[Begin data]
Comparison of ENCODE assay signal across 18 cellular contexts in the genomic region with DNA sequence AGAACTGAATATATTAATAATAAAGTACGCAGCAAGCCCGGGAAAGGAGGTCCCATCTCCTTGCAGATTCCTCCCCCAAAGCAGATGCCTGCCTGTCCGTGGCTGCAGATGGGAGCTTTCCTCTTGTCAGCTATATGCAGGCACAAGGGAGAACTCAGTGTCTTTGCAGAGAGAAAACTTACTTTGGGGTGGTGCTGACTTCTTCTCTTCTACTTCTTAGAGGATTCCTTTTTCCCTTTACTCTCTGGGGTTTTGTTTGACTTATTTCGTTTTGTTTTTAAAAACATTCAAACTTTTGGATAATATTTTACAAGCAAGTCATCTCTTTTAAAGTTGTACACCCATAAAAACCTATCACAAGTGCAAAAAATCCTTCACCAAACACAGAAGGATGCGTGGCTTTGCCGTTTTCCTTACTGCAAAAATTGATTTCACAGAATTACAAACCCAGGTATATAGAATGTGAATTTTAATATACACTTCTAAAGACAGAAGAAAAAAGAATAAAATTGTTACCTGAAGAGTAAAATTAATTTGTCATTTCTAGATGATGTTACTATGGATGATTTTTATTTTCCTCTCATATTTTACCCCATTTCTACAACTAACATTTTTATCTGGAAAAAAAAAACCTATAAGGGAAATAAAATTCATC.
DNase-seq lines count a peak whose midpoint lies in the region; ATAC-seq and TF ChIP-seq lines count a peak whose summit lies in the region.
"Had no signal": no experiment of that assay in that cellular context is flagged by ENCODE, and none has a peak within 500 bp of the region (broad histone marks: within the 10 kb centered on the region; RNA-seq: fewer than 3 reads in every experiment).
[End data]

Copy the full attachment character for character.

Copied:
Comparison of ENCODE assay signal across 18 cellular contexts in the genomic region with DNA sequence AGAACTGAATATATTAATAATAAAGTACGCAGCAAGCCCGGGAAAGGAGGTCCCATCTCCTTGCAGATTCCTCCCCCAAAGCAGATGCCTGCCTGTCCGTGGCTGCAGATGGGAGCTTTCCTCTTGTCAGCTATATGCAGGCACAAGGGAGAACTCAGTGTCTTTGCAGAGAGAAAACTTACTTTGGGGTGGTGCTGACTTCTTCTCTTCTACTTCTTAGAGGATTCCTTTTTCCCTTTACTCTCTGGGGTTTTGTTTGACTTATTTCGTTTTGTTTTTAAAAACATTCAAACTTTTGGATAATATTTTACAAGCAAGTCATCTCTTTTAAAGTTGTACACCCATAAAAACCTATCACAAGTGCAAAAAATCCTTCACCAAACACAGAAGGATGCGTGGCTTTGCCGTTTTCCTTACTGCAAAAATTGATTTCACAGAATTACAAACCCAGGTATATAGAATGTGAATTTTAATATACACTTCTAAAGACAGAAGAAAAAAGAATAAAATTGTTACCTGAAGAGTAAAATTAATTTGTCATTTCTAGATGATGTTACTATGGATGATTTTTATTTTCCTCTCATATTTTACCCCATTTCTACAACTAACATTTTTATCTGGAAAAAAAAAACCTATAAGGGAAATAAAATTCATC.
DNase-seq lines count a peak whose midpoint lies in the region; ATAC-seq and TF ChIP-seq lines count a peak whose summit lies in the region.
"Had no signal": no experiment of that assay in that cellular context is flagged by ENCODE, and none has a peak within 500 bp of the region (broad histone marks: within the 10 kb centered on the region; RNA-seq: fewer than 3 reads in every experiment).